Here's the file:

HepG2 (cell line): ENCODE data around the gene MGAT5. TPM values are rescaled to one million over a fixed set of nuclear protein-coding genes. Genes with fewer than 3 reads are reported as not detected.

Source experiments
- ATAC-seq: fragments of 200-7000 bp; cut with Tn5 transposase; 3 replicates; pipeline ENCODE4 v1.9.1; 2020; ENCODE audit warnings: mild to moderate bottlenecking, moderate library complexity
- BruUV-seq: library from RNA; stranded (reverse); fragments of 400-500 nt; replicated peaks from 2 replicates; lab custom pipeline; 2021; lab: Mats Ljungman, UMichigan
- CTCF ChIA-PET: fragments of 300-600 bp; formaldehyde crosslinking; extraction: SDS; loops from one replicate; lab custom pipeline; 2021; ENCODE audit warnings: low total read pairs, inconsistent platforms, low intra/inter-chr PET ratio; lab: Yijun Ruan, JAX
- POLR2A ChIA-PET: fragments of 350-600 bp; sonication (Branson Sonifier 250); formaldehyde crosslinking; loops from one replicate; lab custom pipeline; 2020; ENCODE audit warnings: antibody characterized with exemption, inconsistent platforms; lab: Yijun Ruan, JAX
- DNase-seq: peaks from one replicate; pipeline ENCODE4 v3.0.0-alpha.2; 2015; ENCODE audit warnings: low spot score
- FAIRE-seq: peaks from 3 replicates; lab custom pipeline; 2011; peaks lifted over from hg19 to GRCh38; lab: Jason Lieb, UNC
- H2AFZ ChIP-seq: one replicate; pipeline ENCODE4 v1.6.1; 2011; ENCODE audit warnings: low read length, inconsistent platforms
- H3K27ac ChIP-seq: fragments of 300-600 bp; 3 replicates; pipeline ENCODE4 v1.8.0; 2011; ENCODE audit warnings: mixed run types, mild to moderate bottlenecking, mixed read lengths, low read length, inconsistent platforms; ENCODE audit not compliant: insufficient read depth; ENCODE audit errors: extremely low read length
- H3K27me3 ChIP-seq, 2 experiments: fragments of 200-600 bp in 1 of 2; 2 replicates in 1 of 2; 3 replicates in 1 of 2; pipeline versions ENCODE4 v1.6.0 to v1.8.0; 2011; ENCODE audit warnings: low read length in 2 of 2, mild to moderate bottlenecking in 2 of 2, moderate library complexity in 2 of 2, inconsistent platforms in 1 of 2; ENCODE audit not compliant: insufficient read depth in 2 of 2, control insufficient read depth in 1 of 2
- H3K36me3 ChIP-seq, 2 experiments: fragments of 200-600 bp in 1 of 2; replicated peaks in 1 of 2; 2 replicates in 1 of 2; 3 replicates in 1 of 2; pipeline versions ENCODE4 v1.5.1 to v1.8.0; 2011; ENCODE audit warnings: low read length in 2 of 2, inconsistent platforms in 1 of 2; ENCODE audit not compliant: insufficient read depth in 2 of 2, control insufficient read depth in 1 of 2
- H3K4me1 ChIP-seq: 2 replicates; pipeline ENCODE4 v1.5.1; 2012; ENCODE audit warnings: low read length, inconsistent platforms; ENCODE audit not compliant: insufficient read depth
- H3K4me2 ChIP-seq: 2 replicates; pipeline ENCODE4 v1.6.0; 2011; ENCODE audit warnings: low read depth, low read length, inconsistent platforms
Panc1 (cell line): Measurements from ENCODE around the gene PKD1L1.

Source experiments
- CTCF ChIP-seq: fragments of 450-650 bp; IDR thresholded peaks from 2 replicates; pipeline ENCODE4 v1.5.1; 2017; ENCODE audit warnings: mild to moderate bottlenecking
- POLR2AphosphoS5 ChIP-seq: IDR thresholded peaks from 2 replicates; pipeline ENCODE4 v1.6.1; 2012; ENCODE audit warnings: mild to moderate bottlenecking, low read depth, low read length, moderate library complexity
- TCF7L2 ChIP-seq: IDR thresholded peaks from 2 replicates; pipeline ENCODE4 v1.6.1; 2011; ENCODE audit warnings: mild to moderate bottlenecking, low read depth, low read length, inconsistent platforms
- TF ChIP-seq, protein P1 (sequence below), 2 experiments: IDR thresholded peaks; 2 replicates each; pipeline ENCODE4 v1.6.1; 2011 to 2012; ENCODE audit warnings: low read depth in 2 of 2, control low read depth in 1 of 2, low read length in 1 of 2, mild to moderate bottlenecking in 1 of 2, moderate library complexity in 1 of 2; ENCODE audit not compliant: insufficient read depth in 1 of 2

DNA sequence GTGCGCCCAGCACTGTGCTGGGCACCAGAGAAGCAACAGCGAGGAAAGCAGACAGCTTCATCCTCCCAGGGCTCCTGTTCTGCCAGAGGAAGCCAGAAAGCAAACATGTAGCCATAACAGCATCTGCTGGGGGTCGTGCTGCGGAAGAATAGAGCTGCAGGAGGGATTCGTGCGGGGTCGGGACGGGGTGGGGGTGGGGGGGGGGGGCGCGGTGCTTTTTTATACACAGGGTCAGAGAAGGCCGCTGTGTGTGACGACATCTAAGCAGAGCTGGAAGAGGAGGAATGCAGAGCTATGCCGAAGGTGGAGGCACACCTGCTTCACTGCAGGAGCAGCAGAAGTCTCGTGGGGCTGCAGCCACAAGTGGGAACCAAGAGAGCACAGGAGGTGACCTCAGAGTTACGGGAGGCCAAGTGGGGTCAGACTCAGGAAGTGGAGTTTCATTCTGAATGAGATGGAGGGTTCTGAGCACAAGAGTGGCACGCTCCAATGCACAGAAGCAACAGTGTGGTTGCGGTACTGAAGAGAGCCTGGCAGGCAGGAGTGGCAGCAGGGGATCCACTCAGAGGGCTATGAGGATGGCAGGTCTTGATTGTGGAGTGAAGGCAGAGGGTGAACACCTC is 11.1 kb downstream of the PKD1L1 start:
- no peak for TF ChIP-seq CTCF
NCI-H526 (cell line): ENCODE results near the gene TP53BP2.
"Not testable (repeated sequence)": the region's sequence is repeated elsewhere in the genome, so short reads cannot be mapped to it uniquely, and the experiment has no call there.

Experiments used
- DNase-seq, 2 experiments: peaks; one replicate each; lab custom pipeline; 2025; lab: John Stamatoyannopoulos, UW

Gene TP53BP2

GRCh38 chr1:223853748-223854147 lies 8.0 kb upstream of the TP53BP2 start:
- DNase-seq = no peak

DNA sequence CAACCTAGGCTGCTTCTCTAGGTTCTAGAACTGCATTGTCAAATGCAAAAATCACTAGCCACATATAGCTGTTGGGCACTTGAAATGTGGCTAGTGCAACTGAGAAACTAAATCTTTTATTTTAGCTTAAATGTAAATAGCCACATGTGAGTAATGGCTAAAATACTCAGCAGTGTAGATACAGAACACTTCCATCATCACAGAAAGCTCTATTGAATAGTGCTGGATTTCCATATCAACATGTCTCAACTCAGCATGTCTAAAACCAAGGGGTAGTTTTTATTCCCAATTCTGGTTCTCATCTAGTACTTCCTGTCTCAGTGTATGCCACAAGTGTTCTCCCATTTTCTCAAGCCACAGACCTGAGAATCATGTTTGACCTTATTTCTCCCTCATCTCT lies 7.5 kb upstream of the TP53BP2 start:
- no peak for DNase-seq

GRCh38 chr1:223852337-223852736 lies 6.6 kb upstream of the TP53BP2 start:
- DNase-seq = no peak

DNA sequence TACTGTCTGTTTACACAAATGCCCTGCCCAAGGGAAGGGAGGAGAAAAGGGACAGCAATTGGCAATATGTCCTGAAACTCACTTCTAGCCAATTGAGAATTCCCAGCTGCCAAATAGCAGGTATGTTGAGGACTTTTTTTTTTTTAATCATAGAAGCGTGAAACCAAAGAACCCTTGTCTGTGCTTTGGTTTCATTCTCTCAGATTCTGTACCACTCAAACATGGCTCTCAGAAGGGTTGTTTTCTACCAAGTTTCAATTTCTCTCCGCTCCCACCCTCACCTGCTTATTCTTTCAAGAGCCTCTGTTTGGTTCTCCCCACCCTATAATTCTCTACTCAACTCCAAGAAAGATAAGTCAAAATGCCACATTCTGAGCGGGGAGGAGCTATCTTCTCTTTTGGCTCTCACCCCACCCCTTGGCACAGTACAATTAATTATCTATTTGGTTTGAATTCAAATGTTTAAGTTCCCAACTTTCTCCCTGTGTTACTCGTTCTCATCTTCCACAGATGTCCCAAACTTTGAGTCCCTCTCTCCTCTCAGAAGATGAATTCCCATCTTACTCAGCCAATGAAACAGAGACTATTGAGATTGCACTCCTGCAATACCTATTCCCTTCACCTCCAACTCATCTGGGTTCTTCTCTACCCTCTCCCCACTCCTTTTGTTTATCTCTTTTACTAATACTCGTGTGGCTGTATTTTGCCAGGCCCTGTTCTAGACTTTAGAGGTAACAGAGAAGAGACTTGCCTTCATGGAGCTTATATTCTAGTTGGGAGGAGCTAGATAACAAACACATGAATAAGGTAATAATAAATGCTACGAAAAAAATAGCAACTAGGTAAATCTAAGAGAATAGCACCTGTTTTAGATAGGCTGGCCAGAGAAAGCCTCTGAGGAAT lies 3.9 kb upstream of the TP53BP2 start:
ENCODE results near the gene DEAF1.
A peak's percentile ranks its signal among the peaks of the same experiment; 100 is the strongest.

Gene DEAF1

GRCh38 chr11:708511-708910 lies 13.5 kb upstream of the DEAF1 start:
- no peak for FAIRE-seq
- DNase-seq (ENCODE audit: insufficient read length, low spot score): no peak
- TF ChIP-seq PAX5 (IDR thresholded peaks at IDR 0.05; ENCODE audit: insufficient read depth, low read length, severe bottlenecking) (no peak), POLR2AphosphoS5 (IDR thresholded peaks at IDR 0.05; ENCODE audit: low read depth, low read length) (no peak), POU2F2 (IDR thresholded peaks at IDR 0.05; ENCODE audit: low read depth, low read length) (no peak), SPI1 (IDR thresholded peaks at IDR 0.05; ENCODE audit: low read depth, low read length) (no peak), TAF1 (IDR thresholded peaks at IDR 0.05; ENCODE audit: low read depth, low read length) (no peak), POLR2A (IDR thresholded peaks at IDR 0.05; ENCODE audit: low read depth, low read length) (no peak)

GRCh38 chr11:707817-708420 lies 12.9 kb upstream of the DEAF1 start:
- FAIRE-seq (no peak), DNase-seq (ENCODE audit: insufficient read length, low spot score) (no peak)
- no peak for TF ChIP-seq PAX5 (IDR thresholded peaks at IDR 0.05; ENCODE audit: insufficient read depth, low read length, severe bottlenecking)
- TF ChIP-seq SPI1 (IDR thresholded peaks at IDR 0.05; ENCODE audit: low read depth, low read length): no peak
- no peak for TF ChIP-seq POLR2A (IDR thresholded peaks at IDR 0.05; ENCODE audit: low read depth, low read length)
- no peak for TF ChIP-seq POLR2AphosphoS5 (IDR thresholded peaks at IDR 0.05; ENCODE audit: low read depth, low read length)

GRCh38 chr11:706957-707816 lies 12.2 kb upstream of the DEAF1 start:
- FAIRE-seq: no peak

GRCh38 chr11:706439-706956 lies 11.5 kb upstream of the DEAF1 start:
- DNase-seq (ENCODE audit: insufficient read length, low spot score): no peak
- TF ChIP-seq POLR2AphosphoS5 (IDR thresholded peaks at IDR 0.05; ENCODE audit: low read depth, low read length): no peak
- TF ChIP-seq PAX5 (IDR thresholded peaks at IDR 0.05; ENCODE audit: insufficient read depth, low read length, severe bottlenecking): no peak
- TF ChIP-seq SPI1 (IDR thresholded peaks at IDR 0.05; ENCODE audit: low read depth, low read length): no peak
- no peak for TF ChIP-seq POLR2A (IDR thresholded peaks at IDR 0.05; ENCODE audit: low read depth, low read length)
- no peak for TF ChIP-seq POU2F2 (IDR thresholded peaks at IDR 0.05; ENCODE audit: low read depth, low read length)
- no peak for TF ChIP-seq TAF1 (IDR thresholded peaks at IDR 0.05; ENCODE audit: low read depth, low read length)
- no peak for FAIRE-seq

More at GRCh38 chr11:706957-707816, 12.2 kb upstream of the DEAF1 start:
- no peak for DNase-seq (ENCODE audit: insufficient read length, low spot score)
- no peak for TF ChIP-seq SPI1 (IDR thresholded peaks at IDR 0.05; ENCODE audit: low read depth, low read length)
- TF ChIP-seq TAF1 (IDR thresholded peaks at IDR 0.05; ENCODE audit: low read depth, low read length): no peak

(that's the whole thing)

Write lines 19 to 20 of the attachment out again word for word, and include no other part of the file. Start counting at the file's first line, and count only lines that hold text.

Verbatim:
- TCF7L2 ChIP-seq: IDR thresholded peaks from 2 replicates; pipeline ENCODE4 v1.6.1; 2011; ENCODE audit warnings: mild to moderate bottlenecking, low read depth, low read length, inconsistent platforms
- TF ChIP-seq, protein P1 (sequence below), 2 experiments: IDR thresholded peaks; 2 replicates each; pipeline ENCODE4 v1.6.1; 2011 to 2012; ENCODE audit warnings: low read depth in 2 of 2, control low read depth in 1 of 2, low read length in 1 of 2, mild to moderate bottlenecking in 1 of 2, moderate library complexity in 1 of 2; ENCODE audit not compliant: insufficient read depth in 1 of 2